Volunteers are diligent in ensuring the Love Your Neighbor ministry is funding only legitimate needs. Dirks said procedures are in place to prevent people from abusing the system, so those who are helped are “deserving people whose stories are really on the up-and-up.”

Those seeking assistance must show that they have contacted other agencies and first sought assistance elsewhere. They also must provide a copy of a utility bill showing the past amount if they are requesting utility assistance or a copy of their lease and past due notice from the landlord if they are asking for help with rent. They also cannot have received assistance from the parish in the past 12 months and are required to provide identification. If assistance is provided, it is sent to the rental owner or the utility company. Money is never given directly to clients.

The Love Your Neighbor Ministry is funded by a 3 percent tithe of the parish’s weekly collection, which includes envelopes, loose change and direct deposits. The ministry also receives grants from other sources on occasion. During Advent each year, the parish brings in goods for sale from a local fair trade store that serves as a fundraiser for the ministry, and other parish groups sometimes share the proceeds of their fundraisers with Love Your Neighbor as well.

A significant source of funding for the Love Your Neighbor ministry is individual donations.  “We have a number of loyal donors that always respond and always come through,” said Tom Budnik, the coordinator of ministries at St. Thomas Aquinas, who is heavily involved with the Love Your Neighbor ministry among his other program responsibilities.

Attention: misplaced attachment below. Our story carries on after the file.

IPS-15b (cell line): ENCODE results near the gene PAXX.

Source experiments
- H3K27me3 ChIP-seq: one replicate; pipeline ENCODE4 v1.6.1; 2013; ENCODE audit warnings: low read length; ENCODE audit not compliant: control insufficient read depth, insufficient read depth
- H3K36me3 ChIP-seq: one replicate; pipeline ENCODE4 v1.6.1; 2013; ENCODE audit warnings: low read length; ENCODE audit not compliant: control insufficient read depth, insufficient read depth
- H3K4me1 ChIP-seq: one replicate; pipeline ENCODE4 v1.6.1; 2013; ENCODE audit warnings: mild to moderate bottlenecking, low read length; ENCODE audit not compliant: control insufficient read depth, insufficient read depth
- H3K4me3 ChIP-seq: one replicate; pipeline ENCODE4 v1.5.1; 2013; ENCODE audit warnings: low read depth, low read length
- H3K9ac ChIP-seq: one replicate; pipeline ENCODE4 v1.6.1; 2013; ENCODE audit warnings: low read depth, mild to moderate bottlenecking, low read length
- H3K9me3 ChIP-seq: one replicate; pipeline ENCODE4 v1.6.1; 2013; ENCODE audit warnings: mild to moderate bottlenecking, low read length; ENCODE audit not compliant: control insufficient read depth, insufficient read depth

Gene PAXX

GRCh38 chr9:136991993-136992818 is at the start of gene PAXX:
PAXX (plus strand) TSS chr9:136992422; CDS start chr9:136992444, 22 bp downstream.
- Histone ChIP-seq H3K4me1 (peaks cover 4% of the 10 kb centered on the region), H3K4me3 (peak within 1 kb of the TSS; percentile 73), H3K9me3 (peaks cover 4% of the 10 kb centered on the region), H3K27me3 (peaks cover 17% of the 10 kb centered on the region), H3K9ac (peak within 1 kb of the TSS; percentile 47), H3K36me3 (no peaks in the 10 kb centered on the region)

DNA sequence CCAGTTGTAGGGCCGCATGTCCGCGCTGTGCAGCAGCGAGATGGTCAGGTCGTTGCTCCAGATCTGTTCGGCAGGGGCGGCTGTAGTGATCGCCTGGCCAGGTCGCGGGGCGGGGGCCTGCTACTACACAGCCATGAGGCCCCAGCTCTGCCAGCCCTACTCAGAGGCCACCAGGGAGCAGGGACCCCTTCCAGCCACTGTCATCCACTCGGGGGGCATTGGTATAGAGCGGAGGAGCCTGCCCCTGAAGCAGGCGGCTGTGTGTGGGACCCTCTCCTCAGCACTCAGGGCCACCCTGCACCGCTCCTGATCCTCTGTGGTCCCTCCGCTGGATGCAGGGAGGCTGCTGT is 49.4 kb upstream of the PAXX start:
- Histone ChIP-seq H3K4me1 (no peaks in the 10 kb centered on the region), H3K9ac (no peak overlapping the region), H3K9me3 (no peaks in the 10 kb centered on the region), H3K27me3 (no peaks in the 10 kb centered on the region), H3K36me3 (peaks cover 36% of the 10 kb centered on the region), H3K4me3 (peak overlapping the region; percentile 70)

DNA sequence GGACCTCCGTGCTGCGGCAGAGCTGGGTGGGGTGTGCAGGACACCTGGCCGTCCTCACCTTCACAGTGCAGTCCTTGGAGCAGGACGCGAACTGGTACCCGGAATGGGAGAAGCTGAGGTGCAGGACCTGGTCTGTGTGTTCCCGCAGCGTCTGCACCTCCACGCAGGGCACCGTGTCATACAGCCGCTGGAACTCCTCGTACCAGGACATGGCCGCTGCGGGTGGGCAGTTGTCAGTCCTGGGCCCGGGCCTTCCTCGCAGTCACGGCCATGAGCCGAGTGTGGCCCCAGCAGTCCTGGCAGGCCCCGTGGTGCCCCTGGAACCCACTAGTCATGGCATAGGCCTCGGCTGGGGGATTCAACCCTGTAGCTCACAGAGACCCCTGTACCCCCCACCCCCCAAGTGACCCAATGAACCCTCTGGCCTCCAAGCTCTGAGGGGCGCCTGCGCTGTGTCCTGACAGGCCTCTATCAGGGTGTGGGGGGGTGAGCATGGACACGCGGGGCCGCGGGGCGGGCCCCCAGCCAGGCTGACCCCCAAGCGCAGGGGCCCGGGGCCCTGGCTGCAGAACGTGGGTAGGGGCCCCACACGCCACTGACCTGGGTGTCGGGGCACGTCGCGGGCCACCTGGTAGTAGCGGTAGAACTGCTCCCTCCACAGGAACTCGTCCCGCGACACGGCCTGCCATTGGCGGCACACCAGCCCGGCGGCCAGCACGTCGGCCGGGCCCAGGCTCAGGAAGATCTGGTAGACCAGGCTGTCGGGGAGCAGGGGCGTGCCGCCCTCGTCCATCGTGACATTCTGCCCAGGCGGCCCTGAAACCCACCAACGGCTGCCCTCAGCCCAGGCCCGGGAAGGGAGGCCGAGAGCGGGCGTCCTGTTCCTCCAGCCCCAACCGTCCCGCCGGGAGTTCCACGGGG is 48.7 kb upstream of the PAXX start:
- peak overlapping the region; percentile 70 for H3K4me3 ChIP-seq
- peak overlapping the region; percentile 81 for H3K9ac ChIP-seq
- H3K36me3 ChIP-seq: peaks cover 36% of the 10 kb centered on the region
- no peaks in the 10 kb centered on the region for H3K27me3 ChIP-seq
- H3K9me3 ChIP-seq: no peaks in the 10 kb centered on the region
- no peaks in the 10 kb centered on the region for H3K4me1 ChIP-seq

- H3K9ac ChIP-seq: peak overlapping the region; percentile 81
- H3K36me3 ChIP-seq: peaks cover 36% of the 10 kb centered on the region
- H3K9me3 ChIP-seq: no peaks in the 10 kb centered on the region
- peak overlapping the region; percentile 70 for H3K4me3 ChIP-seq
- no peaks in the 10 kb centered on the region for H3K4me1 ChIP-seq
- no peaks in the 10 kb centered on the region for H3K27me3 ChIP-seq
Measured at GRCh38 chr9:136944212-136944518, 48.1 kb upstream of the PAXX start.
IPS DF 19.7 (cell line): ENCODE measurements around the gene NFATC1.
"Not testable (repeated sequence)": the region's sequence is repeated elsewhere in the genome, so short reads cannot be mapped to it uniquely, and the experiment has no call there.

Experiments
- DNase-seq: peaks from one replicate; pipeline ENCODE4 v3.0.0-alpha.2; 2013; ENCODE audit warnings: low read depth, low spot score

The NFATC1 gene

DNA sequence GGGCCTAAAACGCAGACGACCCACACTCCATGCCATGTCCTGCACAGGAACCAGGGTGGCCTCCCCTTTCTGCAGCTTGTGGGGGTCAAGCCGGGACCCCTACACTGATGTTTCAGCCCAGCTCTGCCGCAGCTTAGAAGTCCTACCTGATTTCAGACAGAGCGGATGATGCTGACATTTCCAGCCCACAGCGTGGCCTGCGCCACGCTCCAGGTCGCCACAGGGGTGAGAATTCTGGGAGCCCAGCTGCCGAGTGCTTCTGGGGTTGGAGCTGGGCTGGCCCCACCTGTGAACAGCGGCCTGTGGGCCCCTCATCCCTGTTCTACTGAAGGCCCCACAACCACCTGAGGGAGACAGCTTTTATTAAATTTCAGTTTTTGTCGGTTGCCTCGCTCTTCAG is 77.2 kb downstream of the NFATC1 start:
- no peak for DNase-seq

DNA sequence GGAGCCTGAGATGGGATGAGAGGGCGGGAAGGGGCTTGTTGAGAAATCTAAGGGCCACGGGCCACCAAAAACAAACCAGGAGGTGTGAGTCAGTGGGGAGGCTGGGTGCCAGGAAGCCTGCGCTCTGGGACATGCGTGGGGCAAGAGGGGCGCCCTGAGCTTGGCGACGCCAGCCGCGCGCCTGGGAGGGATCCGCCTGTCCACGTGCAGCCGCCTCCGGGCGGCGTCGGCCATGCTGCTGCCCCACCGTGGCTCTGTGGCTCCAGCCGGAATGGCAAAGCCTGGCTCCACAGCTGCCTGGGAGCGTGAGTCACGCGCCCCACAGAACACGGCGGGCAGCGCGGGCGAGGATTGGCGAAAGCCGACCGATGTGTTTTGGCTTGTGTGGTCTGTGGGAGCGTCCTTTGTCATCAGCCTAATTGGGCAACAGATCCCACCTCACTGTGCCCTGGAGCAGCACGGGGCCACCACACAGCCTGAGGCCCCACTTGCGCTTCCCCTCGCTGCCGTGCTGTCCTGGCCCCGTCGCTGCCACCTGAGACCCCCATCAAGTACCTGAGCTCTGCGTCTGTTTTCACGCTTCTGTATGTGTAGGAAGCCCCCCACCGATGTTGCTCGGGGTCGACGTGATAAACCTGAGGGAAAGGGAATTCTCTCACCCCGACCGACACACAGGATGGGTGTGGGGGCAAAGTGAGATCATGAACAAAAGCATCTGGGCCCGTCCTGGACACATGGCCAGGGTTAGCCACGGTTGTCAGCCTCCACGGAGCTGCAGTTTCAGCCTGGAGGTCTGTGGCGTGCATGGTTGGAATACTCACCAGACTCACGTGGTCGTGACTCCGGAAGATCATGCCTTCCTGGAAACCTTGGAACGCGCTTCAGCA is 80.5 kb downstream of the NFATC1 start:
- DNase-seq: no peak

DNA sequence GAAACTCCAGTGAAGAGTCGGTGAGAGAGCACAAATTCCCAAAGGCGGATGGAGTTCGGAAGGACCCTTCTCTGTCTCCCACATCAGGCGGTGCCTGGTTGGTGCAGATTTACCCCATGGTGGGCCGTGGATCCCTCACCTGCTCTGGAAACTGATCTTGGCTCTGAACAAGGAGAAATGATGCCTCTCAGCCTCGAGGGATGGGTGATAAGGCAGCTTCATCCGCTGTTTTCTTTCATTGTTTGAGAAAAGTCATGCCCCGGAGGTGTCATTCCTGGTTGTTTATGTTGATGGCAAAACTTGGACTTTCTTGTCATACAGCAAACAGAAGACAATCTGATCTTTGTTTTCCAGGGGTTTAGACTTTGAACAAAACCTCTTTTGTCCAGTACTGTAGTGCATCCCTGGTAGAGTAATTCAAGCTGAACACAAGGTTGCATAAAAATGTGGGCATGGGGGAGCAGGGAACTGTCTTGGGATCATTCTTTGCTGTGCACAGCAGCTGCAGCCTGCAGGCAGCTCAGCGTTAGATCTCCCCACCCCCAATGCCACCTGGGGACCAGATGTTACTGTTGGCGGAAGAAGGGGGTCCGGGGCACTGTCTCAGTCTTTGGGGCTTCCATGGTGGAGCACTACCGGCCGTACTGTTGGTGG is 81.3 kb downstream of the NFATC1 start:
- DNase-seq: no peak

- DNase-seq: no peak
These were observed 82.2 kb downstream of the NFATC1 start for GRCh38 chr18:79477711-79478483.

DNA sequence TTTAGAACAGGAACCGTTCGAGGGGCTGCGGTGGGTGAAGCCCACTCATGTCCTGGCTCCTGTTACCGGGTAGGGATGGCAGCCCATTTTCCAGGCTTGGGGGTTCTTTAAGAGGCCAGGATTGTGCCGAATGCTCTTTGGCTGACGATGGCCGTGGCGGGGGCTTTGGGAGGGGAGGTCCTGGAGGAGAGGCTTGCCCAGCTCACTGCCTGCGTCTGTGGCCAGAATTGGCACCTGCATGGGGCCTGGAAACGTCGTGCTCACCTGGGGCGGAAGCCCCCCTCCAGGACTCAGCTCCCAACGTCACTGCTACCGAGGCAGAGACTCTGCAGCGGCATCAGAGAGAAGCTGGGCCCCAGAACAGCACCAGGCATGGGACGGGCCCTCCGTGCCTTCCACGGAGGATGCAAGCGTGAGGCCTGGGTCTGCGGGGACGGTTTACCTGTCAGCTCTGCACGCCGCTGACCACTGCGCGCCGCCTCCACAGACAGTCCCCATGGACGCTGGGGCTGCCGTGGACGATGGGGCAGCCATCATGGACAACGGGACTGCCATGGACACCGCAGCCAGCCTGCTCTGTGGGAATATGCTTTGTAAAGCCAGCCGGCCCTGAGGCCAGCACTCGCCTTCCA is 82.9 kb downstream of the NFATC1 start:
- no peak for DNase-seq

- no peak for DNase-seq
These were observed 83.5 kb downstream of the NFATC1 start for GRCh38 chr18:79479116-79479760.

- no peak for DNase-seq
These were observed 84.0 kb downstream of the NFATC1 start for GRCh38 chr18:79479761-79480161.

A goal of the parish, Budnik said, is to have approximately $20,000 remaining in the Love Your Neighbor ministry fund at the end of each month. Budnik said this fall the balance dropped significantly below that level, but, “Lo and behold, we got a $5,000 donation from a parishioner, so we were able to keep that up.” “People are extremely generous,” he added.

Those who receive assistance from the Love Your Neighbor ministry appreciate the help they’ve been given, and Budnik said the parish will on occasion receive a note of thanks from them in the mail. He also tells the story of at least one individual — a single mom with three children — who was assisted through the Love Your Neighbor ministry and found a way to give back and help the parish help others.

Budnik shared, “About two months after she received some assistance — we have an annual Advent collection here, a food collection for the food pantry — there were three bags of groceries in the basket that we put out, and inside one of the bags was a note saying, ‘I am the person that you helped with my rental assistance. Thank you so much. I would just like to pay it forward. I’m in a position to do so.’” “That’s an impact,” Budnik said.

 

Don Alexander, parish secretary for St. Thomas Aquinas Parish, receives a phone call for the Love Your Neighbor ministry. Those in need call weekly and later meet with volunteers who evaluate each case individually. When Alexander is unavailable, Net Larson, the parish’s financial secretary, takes the calls. (Contributed photo)